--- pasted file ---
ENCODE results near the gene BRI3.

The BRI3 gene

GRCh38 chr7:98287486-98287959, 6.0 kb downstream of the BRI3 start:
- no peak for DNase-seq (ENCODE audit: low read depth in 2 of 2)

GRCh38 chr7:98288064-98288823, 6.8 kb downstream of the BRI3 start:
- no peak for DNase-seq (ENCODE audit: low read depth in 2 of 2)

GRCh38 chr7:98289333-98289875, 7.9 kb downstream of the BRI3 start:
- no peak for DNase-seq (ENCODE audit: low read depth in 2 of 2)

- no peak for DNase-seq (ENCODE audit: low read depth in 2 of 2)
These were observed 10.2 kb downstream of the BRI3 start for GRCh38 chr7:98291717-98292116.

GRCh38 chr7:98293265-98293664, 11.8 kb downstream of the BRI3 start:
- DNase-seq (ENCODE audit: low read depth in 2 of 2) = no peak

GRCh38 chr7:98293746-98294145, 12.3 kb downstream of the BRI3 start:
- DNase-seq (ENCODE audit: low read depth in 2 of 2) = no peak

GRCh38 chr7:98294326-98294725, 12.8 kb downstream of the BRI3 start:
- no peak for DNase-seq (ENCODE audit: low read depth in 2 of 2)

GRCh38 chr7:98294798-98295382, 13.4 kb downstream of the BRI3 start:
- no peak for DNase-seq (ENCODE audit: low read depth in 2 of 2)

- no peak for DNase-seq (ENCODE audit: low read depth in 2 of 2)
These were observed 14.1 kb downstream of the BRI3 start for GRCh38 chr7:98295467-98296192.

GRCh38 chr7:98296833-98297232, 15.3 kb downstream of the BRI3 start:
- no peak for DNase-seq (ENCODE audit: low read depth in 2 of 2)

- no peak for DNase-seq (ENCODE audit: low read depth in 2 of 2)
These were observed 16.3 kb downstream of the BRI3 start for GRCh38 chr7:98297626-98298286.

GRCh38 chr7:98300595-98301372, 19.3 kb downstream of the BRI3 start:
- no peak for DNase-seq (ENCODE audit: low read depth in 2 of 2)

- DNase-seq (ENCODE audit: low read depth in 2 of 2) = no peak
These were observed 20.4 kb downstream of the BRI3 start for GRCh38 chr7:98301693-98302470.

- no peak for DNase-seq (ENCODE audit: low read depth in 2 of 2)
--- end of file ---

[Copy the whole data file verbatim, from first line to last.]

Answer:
ENCODE results near the gene BRI3.

The BRI3 gene

GRCh38 chr7:98287486-98287959, 6.0 kb downstream of the BRI3 start:
- no peak for DNase-seq (ENCODE audit: low read depth in 2 of 2)

GRCh38 chr7:98288064-98288823, 6.8 kb downstream of the BRI3 start:
- no peak for DNase-seq (ENCODE audit: low read depth in 2 of 2)

GRCh38 chr7:98289333-98289875, 7.9 kb downstream of the BRI3 start:
- no peak for DNase-seq (ENCODE audit: low read depth in 2 of 2)

- no peak for DNase-seq (ENCODE audit: low read depth in 2 of 2)
These were observed 10.2 kb downstream of the BRI3 start for GRCh38 chr7:98291717-98292116.

GRCh38 chr7:98293265-98293664, 11.8 kb downstream of the BRI3 start:
- DNase-seq (ENCODE audit: low read depth in 2 of 2) = no peak

GRCh38 chr7:98293746-98294145, 12.3 kb downstream of the BRI3 start:
- DNase-seq (ENCODE audit: low read depth in 2 of 2) = no peak

GRCh38 chr7:98294326-98294725, 12.8 kb downstream of the BRI3 start:
- no peak for DNase-seq (ENCODE audit: low read depth in 2 of 2)

GRCh38 chr7:98294798-98295382, 13.4 kb downstream of the BRI3 start:
- no peak for DNase-seq (ENCODE audit: low read depth in 2 of 2)

- no peak for DNase-seq (ENCODE audit: low read depth in 2 of 2)
These were observed 14.1 kb downstream of the BRI3 start for GRCh38 chr7:98295467-98296192.

GRCh38 chr7:98296833-98297232, 15.3 kb downstream of the BRI3 start:
- no peak for DNase-seq (ENCODE audit: low read depth in 2 of 2)

- no peak for DNase-seq (ENCODE audit: low read depth in 2 of 2)
These were observed 16.3 kb downstream of the BRI3 start for GRCh38 chr7:98297626-98298286.

GRCh38 chr7:98300595-98301372, 19.3 kb downstream of the BRI3 start:
- no peak for DNase-seq (ENCODE audit: low read depth in 2 of 2)

- DNase-seq (ENCODE audit: low read depth in 2 of 2) = no peak
These were observed 20.4 kb downstream of the BRI3 start for GRCh38 chr7:98301693-98302470.

- no peak for DNase-seq (ENCODE audit: low read depth in 2 of 2)